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Abstract We study a class of single round, sealed bid auctions for items in unlimited supply such as digital goods. We focus on auctions that are truthful and competitive. Truthful auctions encourage bidders to bid their utility; competitive auctions yield revenue within a constant factor of the revenue for optimal fixed pricing. We show that for any truthful auction, even a multiprice auction, the expected revenue does not exceed that for optimal fixed pricing. We also give a bound on how far the revenue for optimal fixed pricing can be from the total market utility. We show that several randomized auctions are truthful and competitive under certain assumptions, and that no truthful deterministic auction is competitive. We present simulation results which confirm that our auctions compare favorably to fixed pricing. Some of our results extend to bounded supply markets, for which we also get truthful and competitive auctions.
On Hiding Information from an Oracle
, 1989
"... : We consider the problem of computing with encrypted data. Player A wishes to know the value f(x) for some x but lacks the power to compute it. Player B has the power to compute f and is willing to send f(y) to A if she sends him y, for any y. Informally, an encryption scheme for the problem f is a ..."
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Cited by 131 (15 self)
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: We consider the problem of computing with encrypted data. Player A wishes to know the value f(x) for some x but lacks the power to compute it. Player B has the power to compute f and is willing to send f(y) to A if she sends him y, for any y. Informally, an encryption scheme for the problem f is a method by which A, using her inferior resources, can transform the cleartext instance x into an encrypted instance y, obtain f(y) from B, and infer f(x) from f(y) in such a way that B cannot infer x from y. When such an encryption scheme exists, we say that f is encryptable. The framework defined in this paper enables us to prove precise statements about what an encrypted instance hides and what it leaks, in an informationtheoretic sense. Our definitions are cast in the language of probability theory and do not involve assumptions such as the intractability of factoring or the existence of oneway functions. We use our framework to describe encryption schemes for some wellknown function...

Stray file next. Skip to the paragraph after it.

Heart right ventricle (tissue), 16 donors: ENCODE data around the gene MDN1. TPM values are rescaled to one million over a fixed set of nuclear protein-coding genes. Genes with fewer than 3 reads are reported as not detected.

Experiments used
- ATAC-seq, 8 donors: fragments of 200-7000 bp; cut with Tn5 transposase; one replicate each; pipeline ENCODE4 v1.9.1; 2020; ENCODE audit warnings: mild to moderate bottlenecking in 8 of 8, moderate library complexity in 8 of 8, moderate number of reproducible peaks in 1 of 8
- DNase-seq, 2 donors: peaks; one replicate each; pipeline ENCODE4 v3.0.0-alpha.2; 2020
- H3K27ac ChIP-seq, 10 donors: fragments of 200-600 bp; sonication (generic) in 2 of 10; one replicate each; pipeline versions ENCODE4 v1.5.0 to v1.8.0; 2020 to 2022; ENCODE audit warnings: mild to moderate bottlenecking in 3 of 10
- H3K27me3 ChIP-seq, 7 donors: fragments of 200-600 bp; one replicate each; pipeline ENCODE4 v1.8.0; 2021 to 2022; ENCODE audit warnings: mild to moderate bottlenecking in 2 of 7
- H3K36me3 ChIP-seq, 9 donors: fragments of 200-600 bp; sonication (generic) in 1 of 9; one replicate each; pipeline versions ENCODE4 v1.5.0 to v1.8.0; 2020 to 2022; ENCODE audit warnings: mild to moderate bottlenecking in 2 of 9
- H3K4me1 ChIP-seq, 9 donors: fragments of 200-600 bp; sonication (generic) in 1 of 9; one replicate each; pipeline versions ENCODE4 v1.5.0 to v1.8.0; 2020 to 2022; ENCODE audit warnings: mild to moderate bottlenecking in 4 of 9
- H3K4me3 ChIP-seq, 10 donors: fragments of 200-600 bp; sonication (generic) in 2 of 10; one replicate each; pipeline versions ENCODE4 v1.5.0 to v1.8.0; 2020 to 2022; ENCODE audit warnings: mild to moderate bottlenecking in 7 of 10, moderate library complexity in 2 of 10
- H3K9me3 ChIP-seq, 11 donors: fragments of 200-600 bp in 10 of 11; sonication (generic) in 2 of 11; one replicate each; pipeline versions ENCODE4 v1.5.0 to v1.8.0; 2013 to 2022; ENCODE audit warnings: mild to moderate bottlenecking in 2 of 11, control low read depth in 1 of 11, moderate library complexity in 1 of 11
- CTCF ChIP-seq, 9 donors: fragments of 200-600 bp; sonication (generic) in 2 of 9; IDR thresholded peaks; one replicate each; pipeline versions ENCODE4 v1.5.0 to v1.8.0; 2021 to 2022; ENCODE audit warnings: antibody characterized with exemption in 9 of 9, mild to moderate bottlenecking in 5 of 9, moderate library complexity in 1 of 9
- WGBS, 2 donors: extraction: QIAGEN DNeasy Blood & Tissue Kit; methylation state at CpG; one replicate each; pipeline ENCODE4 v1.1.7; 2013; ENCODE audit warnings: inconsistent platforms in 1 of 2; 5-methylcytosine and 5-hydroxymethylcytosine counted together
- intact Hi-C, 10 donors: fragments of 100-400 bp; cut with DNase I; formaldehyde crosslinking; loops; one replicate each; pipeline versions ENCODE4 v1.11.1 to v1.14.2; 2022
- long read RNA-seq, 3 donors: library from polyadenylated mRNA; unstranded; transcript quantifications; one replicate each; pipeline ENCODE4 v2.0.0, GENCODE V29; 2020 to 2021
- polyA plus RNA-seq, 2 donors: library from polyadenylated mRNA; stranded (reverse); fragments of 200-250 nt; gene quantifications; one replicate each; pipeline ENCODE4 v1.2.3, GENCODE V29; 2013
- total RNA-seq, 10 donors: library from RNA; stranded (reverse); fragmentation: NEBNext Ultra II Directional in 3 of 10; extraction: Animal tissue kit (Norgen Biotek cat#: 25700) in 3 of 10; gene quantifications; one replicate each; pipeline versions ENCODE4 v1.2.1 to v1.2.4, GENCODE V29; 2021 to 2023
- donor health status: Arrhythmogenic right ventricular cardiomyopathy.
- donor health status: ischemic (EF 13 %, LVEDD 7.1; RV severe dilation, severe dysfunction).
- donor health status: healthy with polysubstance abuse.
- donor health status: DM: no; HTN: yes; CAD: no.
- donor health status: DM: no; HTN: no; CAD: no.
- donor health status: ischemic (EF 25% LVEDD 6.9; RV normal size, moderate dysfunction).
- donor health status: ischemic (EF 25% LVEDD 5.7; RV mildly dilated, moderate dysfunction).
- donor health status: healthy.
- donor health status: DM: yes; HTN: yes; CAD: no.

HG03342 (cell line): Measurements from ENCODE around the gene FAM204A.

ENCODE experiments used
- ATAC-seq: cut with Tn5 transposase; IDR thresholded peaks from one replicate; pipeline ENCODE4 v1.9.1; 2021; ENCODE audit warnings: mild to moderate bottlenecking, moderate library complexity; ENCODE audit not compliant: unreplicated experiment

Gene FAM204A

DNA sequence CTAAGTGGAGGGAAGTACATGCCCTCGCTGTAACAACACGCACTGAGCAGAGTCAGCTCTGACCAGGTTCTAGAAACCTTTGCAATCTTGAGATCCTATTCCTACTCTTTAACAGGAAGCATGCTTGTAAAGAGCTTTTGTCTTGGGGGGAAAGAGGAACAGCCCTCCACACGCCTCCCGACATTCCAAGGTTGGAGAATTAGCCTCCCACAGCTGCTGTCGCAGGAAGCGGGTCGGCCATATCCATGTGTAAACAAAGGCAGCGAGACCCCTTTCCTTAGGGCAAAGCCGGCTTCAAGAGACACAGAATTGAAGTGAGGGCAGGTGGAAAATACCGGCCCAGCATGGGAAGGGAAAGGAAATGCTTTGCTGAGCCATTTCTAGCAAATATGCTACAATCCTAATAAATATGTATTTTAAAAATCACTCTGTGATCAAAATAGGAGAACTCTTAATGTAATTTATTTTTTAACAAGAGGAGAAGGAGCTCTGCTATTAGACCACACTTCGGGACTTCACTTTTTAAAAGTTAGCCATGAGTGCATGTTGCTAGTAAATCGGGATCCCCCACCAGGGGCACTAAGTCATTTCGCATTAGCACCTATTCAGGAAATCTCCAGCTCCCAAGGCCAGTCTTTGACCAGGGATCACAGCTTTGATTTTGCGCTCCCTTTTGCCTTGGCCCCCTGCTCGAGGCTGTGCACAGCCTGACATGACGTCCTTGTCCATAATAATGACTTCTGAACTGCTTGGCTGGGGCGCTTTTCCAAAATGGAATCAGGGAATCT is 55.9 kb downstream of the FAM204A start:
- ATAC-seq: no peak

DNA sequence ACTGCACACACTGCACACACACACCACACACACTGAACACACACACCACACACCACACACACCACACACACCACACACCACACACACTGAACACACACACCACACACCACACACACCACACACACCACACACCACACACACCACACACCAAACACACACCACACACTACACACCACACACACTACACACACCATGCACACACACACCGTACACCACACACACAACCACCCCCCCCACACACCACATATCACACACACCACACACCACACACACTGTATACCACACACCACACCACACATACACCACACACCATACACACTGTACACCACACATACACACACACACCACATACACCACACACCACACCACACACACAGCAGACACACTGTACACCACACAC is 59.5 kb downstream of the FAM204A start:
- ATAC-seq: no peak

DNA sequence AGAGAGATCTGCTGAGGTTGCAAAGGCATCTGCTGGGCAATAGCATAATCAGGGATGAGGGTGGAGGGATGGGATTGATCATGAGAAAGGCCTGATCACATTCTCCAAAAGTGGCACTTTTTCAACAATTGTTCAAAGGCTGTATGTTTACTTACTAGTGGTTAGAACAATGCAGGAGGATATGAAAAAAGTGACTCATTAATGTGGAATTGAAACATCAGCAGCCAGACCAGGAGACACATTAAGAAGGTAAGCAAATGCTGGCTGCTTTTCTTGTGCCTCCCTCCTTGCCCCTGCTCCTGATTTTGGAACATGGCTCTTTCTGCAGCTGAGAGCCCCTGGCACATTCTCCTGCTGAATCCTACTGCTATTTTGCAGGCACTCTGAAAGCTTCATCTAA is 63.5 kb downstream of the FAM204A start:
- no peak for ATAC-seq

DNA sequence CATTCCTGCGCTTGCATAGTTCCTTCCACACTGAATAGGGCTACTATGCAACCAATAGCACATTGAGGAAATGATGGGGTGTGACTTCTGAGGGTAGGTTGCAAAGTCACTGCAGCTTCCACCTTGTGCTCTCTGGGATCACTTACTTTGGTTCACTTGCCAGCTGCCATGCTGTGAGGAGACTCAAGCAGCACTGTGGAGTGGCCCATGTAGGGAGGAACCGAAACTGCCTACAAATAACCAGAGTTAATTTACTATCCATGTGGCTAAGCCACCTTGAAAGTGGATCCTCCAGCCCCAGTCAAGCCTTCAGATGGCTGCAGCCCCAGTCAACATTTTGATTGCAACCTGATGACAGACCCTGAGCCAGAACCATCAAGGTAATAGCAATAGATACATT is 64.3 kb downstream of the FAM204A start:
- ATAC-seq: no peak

Twoway communication channels
 in Proc. 4th Berkeley Symp. Math, Statist. Probab
, 1961
"... A twoway communication channel is shown schematically in figure 1. Here xi is an input letter to the channel at terminal 1 and yi an output while x2 is an ..."
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Cited by 125 (0 self)
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A twoway communication channel is shown schematically in figure 1. Here xi is an input letter to the channel at terminal 1 and yi an output while x2 is an
Practical Bayesian Density Estimation Using Mixtures Of Normals
 Journal of the American Statistical Association
, 1995
"... this paper, we propose some solutions to these problems. Our goal is to come up with a simple, practical method for estimating the density. This is an interesting problem in its own right, as well as a first step towards solving other inference problems, such as providing more flexible distributions ..."
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Cited by 124 (2 self)
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this paper, we propose some solutions to these problems. Our goal is to come up with a simple, practical method for estimating the density. This is an interesting problem in its own right, as well as a first step towards solving other inference problems, such as providing more flexible distributions in hierarchical models. To see why the posterior is improper under the usual reference prior, we write the model in the following way. Let Z = (Z 1 ; : : : ; Z n ) and X = (X 1 ; : : : ; X n ). The Z